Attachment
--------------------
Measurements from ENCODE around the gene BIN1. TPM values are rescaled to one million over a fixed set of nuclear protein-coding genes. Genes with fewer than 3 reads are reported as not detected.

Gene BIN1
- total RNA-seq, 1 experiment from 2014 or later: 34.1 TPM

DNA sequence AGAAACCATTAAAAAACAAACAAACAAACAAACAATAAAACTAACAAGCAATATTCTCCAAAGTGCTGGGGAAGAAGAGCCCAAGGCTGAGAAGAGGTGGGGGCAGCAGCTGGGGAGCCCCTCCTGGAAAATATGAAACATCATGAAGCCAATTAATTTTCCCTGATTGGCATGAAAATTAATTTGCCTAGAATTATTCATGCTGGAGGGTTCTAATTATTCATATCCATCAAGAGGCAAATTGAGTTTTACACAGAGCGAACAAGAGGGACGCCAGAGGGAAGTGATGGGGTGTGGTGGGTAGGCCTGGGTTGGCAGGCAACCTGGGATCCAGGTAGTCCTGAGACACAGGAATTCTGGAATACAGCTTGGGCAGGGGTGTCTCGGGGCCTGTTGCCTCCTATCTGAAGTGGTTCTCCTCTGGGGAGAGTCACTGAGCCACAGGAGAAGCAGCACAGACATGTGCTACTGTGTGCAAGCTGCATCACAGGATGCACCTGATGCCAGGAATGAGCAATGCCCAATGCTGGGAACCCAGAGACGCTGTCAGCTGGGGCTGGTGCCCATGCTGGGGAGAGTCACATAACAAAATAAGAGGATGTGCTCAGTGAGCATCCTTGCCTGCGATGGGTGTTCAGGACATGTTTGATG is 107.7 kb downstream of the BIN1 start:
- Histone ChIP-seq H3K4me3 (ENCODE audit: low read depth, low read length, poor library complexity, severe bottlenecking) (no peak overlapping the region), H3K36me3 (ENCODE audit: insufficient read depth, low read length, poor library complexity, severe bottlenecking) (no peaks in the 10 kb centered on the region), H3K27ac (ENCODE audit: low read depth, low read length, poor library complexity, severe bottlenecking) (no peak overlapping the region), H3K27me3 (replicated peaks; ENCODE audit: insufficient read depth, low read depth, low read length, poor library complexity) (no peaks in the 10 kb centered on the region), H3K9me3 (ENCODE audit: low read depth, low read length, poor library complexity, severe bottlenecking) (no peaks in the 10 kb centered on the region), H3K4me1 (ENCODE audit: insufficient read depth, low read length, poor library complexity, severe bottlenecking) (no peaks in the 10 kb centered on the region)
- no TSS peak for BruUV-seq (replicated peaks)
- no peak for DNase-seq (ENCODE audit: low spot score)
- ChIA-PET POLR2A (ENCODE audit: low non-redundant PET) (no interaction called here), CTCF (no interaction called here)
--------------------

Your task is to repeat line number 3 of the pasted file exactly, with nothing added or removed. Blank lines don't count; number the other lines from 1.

- total RNA-seq, 1 experiment from 2014 or later: 34.1 TPM